Fun fact: Every year they reroute the AT a little. He said one thing they’re currently working on is a route around Fourth Mountain. (Back at Shaw’s, Poet said that would be the hardest part of the Chairbacks for us.) A lot of what they reroute is to decrease erosion or make a safer route, which usually ends up increasing the length. Remember when I felt like they just threw the walking around ponds into the trail because they ran out of mountains? Turns out the AT used to go through the logging roads, but they are sometimes utilized by logging companies so they ATC bought the mountains to reroute the trail. THE WATER WALKING CAME FIRST!
It has been a relaxing day. 11.2 miles to Abol Bridge and then Millinocket tomorrow to await my sister’s arrival. I’m excited, and we are close to the end of the beginning. Arry will enjoy being able to sleep in a bed again I think.
While I miss being able to stay with friendly faces I’ve already seen, I have continued to meet new and interesting people, and enjoy wonderful sights. There is something so immensely wonderful about being able to just sit by the lake here, while my feet turn into icicles in the lake.
Day 16: 11.2 Miles
We made it out of the 100 -Mile Wilderness! Obviously the first order of business was acquiring ice cream! A muddy boots and Maine blueberry waffle cone for me, and a vanilla cup for Arry.
We started this morning saying goodbye to our friends in the MATC. They were packing up to head out for the day.
I love morning miles. There is something about the sunlight, and the birds singing, and having the whole trail to yourself. We walked along Rainbow Lake watching the sun peer through the trees, and it was beautiful. I couldn’t help but mentally sing along to the few lyrics I know of from “I hope you dance. ” I was feeling the vibes this morning.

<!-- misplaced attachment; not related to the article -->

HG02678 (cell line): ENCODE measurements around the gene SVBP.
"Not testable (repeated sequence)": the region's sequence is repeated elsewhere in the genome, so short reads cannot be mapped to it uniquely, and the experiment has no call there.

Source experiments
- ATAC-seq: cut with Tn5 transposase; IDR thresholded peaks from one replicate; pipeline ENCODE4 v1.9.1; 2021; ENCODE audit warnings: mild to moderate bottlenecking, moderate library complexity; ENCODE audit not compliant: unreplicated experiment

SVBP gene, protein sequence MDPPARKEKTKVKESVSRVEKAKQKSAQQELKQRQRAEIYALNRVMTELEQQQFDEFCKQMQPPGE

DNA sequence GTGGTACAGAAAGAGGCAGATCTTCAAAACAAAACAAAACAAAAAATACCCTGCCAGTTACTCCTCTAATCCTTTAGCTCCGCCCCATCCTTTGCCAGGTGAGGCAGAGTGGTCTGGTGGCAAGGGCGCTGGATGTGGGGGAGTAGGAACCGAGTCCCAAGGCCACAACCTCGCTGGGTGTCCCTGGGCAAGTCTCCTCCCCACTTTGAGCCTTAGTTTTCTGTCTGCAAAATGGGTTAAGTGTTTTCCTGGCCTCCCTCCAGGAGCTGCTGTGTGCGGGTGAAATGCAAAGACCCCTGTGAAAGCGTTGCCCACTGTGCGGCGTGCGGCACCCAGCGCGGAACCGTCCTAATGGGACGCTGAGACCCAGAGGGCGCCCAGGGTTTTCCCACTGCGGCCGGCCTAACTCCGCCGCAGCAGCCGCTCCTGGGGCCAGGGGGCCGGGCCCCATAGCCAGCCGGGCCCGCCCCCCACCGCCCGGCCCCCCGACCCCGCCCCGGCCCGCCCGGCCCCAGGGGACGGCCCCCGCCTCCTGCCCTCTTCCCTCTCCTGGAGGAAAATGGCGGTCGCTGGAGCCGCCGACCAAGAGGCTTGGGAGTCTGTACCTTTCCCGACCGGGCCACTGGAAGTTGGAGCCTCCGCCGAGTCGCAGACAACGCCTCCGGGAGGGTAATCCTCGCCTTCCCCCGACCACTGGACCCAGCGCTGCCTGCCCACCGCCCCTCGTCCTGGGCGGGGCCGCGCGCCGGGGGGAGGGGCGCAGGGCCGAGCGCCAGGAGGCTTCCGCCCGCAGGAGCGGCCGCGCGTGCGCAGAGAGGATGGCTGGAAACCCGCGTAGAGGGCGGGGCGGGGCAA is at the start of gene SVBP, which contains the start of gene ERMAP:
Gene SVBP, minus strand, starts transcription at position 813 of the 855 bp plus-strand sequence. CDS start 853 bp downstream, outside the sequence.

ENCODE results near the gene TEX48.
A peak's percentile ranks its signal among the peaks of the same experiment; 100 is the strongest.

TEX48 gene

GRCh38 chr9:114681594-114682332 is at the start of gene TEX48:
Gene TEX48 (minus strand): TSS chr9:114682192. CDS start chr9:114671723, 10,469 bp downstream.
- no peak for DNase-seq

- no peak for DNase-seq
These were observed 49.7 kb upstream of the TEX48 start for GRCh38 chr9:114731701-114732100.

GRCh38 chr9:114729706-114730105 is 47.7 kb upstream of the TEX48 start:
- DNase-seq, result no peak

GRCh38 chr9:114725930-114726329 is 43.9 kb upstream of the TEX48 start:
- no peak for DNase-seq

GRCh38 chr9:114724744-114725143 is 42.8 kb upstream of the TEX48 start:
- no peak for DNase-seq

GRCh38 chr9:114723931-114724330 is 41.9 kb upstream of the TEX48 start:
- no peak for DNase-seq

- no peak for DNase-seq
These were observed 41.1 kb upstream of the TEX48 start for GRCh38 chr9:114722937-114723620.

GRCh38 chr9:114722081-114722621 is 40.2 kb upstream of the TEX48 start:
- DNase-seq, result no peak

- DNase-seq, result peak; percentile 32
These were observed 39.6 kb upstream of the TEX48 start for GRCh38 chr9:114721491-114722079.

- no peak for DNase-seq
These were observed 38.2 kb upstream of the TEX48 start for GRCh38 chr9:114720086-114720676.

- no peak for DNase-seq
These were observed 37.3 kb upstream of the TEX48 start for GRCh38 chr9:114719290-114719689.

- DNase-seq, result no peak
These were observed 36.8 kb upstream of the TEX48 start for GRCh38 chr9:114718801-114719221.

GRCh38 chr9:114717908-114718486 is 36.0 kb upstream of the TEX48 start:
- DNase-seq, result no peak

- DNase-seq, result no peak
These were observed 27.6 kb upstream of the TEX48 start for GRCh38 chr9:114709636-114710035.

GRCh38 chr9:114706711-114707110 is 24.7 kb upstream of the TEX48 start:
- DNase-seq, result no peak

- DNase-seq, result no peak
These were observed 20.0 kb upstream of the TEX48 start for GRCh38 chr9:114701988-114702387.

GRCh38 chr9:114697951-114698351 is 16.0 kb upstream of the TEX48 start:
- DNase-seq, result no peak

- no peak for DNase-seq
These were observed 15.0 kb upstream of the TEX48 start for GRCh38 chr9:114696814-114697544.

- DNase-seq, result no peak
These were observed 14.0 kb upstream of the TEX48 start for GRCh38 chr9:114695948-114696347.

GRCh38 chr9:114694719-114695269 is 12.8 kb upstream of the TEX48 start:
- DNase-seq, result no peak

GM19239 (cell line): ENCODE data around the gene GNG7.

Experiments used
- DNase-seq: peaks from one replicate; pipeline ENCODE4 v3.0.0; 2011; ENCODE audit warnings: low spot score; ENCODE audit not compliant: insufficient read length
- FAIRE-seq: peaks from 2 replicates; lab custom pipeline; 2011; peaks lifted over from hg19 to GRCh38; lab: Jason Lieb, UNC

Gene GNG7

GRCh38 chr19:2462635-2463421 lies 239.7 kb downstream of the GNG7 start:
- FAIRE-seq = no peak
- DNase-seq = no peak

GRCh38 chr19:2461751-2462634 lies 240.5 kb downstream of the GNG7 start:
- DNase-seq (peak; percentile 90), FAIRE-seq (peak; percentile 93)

We began a rocky and rooty climb up to Rainbow Ledges, where we got another view of Katahdin. From there it was downhill to Hurd Pond lean-to, where we didn’t see a soul. A quick snack of beef sticks and we were moving with vigor along easy terrain once more.
The last two miles we passed five SOBO hikers beginning their 100-Mile Wilderness journey. They were so excited and high spirited. It was interesting to see the difference between their attitude and the attitudes of the hikers I met ending the 100-Mile Wilderness as Arry and I began.
And then. We were out of it. It wasn’t super magical. I mean it felt magical. We saw the 100-Mile Wilderness sign for SOBOs, then came to a road, Golden Road. Taking a right we walked until we passed over Abol Bridge.
And here there was a small campground and tiny store where we waited for our shuttle while shoveling ice cream in our faces.
The shuttle took us to the hotel, lodge, thing. Arry jumped right on the bed and passed out. After a shower I went looking for food, and came back with a salad in a bag, some fresh fruit, and two McDonald’s cheeseburgers. Arry woke up and we ate everything while watching TV. What a novelty!
I read until dinner time. Arry perked up and we went for a quick walk/pee. I tried to meet up with Roadie and Sunshine for dinner, but the shuttle was away picking up hikers, and I didn’t feel like walking three miles. This is one of the downsides of having a dog and having to stay in a hotel on the other side of town. So instead I opted for the local pizza joint. They did not disappoint.
Arry and I feasted on pizza and chicken tenders. Once consumed Arry curled up and went back to sleep. I think she likes the bed, and lack of bugs.
Turns out one of my favorite movies was on TV! Seven Brides for Seven Brothers! I bought cheap nail polish at the Dollar Store, and did a terrible paint job on my fingernails as I watched the classic musical. Why did I paint my nails? Simply because I could. For years in the Marine Corps I couldn’t, or it had to look natural. So I’m enjoying fully the liberties I now have.
Tonight Arry and I should have plenty of blankets and bed space, compared to my sleeping pad and sleeping bag. Tomorrow I shall await my sister’s arrival! Drive safe, little sis!!